Reasons You Need to Add Acadia National Park to Your Bucket List
Going on a hike or a camping trip in America’s national treasures, which are its parks, may be one of the best ideas you’ll have all year. The problem is which one.
You most likely don’t have time to visit all of them, but if you are to visit just a few, don’t miss out on the amazing relaxation and adventure opportunities Acadia National Park in Maine has to offer.
Perfect for padding
Acadia has long been known for its stunningly rugged natural coastline and the best way to take it all in is from the water, making it a perfect location for paddling. Novice paddlers can hire a guide to take them along Frenchman Bay, while those more advanced might want to take their own excursion. There are public boat ramps in Bar Harbor, Northeast Harbor and Southwest Harbor, in addition to other access sites.
Hike the tough Precipice Trail
The trail is very popular on the East Coast but it’s also one of the most dangerous in Acadia National Park. It’s not technically difficult but the steep drops and open cliffs make the walk very tricky. Falls are a real concern. It’s not a surprise that people under 5 feet and 2 inches are not recommended to try the hike. Don’t ever take your hands off the metal rungs.
Hike and camp on Isle au Haut
Located just five miles south of Stonington, about half the island is a part of the national park. Isle au Haut, is one of the most remote places in the park but it's worth the trek. It’s perfect for isolated camping; just make sure you make reservations. To access the area and its 18 miles of trails, you take a 45-minute ferry from Stonington. While you can make this a long day trip, you can also stay overnight for a more relaxed experience.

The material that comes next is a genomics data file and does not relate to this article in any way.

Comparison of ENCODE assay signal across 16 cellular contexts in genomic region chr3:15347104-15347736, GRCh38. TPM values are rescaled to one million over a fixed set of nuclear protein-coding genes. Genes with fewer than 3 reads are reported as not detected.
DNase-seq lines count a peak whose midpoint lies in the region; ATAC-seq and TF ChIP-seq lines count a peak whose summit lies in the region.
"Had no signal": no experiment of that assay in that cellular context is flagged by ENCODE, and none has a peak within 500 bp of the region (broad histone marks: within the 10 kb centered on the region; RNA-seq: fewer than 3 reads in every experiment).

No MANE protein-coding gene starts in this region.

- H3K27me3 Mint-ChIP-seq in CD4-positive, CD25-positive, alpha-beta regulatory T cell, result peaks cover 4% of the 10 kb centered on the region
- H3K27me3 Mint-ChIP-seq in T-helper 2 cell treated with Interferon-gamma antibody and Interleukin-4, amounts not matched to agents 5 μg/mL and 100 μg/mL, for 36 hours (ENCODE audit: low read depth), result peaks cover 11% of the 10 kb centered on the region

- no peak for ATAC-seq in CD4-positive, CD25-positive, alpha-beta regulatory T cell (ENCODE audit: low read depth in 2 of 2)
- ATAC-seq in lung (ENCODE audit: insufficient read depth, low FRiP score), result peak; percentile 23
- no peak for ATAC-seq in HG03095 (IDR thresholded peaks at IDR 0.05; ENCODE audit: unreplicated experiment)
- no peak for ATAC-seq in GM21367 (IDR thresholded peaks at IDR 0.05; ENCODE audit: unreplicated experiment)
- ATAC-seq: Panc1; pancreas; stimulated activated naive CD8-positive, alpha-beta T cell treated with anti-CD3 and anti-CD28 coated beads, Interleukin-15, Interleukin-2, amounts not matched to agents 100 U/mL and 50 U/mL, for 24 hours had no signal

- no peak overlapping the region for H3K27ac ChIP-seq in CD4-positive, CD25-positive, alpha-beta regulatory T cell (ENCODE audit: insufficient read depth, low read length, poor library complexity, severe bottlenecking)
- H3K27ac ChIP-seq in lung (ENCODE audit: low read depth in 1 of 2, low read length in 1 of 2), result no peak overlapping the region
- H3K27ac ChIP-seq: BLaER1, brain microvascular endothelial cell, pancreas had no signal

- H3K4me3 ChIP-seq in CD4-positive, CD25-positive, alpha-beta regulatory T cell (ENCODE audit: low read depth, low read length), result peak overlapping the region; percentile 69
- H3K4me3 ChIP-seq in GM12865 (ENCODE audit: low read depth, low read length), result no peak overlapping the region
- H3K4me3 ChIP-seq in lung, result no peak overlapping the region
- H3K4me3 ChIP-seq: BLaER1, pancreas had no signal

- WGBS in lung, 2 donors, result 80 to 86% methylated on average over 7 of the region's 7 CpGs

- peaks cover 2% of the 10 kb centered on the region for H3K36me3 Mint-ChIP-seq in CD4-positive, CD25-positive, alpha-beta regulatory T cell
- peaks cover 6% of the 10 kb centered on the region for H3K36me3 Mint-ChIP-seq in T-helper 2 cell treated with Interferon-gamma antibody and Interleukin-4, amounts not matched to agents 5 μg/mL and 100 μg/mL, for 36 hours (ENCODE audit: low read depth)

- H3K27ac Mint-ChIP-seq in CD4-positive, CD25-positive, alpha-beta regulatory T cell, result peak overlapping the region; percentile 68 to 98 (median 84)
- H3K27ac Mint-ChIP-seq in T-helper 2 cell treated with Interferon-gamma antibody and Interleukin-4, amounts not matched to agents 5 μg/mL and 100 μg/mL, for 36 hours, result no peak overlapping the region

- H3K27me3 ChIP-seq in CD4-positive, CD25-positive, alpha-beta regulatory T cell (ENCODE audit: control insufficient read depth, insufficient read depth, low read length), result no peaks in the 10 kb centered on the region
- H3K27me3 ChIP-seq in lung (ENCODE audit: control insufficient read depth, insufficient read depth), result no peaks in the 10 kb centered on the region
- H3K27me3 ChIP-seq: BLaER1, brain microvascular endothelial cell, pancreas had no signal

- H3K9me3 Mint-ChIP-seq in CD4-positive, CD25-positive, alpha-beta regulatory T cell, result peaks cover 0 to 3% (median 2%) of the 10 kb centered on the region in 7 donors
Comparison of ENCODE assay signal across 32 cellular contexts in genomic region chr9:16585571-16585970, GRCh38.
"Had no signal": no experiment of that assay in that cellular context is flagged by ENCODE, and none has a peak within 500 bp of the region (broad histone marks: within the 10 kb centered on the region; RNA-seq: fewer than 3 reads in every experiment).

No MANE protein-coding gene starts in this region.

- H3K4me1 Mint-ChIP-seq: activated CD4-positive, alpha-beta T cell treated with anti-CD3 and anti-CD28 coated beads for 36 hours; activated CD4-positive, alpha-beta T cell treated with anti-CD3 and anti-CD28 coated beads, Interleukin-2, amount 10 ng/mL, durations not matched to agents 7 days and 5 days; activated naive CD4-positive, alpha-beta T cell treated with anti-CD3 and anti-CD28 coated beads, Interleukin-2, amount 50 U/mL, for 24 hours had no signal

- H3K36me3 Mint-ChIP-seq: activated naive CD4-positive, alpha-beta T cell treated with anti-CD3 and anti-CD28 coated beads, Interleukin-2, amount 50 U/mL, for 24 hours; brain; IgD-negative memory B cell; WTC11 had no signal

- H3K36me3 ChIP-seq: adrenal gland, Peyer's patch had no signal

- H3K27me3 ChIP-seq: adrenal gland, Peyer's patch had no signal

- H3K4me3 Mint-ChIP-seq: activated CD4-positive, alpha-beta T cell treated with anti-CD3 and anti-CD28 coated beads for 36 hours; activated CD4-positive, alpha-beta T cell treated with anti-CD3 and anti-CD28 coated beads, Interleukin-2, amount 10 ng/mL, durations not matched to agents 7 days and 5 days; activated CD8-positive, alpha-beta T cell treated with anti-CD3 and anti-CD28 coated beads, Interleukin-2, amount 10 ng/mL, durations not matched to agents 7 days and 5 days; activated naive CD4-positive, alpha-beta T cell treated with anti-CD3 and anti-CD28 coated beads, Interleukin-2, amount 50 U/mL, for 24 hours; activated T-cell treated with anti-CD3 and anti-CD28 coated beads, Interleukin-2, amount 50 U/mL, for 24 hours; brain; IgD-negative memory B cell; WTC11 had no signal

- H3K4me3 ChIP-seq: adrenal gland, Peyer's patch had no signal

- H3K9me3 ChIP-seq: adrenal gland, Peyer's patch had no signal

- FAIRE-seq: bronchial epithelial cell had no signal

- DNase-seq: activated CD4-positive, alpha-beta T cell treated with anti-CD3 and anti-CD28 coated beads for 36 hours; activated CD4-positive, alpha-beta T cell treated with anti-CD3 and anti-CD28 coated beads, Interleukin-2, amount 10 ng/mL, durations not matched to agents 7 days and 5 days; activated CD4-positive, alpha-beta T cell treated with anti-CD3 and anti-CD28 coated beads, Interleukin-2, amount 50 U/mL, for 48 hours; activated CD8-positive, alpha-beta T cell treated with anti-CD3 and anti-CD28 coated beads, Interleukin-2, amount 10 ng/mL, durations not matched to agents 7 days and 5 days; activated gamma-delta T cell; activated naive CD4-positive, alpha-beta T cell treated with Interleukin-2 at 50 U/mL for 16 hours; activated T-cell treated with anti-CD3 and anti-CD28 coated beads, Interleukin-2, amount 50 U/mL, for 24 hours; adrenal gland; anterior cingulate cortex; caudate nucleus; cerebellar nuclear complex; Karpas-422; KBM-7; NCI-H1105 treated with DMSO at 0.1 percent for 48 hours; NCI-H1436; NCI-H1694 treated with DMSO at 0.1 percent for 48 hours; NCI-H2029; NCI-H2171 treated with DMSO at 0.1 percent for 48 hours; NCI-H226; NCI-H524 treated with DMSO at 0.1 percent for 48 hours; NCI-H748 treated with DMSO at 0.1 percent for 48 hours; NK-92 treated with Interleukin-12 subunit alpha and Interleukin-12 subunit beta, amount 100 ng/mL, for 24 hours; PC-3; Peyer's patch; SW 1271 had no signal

Storm Watching on the Schoodic Peninsula
The busiest time for Acadia is in the summer, but the late fall offers some of the most spectacular conditions, including vibrant foliage and a series of huge storms that roll in over the Atlantic. During this time, strong winds whip up huge waves that break over the rocky shore. It’s an incredible spectacle that’s popular with the locals.
It’s one of the most visited parks
More than 2.5 million people visit Acadia every year. Bike rides on quaint carriage paths, kayaking the rugged natural coastline and hiking the tallest mountain on America’s Atlantic Coast—however you enjoy spending time outside Acadia National Park has a place for you to do it.
This is the tallest mountain on the U. S. Atlantic coast at 1,530 feet. You will see the sunrise before anyone else from there. The absolutely majestic views from there are another reason to make the climb – sunrise over Schoodic Peninsula on the mainland, the islands of Sheep Porcupine and Bald Porcupine, Trenton, Islesford, Southwest Harbor, which is especially stunning in the evening as the lights come on.